Con Artists Swindle Senior Citizen for $50,000

Fairfax County police warn about phone scams

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    NEWSLETTERS

    TK
    Shutterstock
    Scammers turn an ordinary home telephone into a weapon of sorts to bilk seniors out of their savings.

    Con artists have swindled thousands of dollars from a Virginia woman over the past couple of years, according to the daughter of the victim, who wishes to remain anonymous.

    “We were first tipped off when she tried to mail some thousands of dollars to Costa Rica,” said the victim’s daughter. “My stepfather intercepted that mailing and that’s when we realized something really serious was going on.”
     
    The family only found out this past month after checking bank statements and discovered the 65-year-old, whom police call Elizabeth, was out $50,000.
     
    "She had just stopped working and was in the house by herself for long periods during the day," the daughter said. "I think that’s when a lot of the calls started to come in."
     
    At one point, Elizabeth, who suffers from the early stages of dementia, received various soliciting mail, and would answer as many as 18 calls per day, her daughter said. On the other end of the line, scammers were telling her she had just won the lottery and they needed a down payment to secure her winnings. 
     
    The Fairfax County Police Department has a dedicated unit for these financial crimes, and since the beginning of the year, they’ve discovered about 60 people who collectively have lost more than $200,000.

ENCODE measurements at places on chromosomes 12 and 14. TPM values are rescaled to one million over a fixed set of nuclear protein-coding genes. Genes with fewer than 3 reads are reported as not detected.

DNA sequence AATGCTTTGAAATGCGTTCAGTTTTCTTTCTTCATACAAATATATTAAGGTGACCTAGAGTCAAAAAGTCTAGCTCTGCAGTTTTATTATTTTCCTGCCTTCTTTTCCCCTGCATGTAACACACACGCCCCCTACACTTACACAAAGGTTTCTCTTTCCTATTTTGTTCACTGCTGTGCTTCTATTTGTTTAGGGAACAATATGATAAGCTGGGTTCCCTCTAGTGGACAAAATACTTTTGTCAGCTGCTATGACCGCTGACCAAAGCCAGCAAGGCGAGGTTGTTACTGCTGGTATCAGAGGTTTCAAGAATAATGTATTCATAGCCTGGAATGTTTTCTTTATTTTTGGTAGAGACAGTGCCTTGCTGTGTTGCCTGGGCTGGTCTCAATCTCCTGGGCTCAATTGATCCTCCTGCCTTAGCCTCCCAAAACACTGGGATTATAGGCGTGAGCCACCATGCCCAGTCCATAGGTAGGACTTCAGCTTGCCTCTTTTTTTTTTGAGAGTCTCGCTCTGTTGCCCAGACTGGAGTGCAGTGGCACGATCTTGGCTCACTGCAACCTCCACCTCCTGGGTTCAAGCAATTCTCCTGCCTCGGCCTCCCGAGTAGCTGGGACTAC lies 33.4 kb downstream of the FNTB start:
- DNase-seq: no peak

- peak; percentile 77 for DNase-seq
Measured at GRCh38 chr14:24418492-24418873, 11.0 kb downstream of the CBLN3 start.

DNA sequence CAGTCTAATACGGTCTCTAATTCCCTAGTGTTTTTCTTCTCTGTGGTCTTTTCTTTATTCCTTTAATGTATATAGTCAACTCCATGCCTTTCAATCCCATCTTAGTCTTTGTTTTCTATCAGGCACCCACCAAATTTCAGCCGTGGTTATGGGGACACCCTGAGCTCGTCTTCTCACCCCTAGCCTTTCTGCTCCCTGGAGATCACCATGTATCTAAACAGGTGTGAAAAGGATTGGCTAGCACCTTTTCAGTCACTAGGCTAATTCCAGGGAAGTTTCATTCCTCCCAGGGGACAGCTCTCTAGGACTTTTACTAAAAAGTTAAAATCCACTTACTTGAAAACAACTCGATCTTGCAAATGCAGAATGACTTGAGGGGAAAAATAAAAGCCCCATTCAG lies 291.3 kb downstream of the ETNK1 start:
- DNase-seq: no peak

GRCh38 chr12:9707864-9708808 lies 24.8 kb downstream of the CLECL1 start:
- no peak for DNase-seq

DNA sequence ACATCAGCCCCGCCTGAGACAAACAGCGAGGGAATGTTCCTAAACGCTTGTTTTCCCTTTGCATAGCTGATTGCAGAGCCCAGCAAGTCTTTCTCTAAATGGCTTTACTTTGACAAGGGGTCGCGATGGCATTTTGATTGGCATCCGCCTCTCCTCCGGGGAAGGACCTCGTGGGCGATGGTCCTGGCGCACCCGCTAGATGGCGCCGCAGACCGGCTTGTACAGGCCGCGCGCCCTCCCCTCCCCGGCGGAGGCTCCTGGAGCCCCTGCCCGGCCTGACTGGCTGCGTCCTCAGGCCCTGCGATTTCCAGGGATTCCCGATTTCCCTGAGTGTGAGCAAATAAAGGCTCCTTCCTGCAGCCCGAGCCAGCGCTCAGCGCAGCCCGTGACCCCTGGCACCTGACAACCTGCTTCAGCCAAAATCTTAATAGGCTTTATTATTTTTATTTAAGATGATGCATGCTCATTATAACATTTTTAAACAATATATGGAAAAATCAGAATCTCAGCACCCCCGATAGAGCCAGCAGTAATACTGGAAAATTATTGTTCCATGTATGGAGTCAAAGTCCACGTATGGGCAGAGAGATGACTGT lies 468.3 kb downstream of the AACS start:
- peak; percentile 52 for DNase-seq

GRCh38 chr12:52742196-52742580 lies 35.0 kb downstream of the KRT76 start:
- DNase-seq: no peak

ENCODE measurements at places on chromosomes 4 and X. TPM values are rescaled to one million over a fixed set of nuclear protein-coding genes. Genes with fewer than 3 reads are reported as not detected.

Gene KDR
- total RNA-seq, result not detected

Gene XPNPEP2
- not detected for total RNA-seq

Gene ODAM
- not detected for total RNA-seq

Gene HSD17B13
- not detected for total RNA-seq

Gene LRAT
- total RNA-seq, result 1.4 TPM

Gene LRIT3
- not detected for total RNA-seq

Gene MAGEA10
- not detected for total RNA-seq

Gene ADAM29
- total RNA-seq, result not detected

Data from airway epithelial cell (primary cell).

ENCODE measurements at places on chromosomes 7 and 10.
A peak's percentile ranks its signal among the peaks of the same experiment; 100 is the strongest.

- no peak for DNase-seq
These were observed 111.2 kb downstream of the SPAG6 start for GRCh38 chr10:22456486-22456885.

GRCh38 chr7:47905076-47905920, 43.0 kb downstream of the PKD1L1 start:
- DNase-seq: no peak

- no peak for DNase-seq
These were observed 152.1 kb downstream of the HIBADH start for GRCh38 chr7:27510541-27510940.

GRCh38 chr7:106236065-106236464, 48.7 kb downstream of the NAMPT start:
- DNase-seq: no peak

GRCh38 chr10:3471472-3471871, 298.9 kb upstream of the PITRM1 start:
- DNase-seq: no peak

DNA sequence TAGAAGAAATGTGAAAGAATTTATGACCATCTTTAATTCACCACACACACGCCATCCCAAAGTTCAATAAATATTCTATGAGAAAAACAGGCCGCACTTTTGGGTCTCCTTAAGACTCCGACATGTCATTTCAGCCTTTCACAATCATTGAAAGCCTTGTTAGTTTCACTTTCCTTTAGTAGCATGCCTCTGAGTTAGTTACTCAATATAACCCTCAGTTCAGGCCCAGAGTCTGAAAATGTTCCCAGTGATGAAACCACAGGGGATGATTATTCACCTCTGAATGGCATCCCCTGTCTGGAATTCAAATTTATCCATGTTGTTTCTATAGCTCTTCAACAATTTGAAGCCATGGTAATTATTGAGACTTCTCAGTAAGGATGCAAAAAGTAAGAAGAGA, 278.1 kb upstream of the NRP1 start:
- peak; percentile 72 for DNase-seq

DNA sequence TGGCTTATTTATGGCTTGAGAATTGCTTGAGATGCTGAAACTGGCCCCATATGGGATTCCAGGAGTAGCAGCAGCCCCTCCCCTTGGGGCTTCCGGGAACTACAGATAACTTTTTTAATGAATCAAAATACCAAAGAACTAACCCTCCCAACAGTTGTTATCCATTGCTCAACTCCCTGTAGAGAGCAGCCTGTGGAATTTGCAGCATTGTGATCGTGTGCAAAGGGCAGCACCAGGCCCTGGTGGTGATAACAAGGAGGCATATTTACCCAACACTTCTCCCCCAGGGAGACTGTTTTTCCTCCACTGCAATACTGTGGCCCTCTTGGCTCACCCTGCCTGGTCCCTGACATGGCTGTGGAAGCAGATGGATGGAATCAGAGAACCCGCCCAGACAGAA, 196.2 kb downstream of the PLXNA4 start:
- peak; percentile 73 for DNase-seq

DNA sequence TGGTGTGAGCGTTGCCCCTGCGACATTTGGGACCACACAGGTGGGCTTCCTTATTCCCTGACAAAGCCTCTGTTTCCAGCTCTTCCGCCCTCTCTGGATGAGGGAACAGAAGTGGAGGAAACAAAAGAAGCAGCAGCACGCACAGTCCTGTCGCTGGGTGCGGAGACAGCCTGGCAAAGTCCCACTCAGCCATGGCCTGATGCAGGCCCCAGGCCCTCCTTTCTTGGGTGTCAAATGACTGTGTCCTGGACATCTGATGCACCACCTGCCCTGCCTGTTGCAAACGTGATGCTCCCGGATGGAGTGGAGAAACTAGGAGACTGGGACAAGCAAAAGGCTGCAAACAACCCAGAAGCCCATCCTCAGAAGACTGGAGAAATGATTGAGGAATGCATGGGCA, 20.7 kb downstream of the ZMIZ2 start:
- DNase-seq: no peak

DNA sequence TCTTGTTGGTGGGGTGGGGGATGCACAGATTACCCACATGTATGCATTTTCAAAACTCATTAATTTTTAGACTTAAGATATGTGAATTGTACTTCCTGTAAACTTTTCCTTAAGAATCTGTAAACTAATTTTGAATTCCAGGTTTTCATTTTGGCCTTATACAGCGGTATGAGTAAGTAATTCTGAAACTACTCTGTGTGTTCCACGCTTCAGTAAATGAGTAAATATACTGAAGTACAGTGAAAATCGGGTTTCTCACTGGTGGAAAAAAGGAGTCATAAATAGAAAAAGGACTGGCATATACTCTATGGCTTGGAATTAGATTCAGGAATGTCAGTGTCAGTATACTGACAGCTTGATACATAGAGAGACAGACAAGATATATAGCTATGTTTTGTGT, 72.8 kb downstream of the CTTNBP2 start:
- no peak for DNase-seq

Detective Tom Polhemus said these overseas scammers typically target senior citizens people and prey on their emotions. 
     
    “"Ms. So-and-so, this is your favorite grandson',"” Polhemus said. "'Oh yeah, Bobby, it’s you.' 'I’m stuck in Canada. I was in a car wreck and I need you to wire me a fairly small amount of money -- $1,200.' And once they do that first wire transfer, it just goes up from there."
     
    While it's difficult to stop the calls, the first thing you can do to protect your loved ones is to have their mail forwarded to your house so they never read those scams, Polhemus said. "It’s also important to check their bank accounts to notice any unusual transactions." Also, check credit reports and put a temporary freeze on their credit if necessary.
     
    “We’re sort of in damage control at this point, trying to get the money [losses] stopped," the victim’s daughter said. "So I don’t know what happens next."
     
    Unfortunately, once someone's wired money overseas, there's no way to get it back, police said.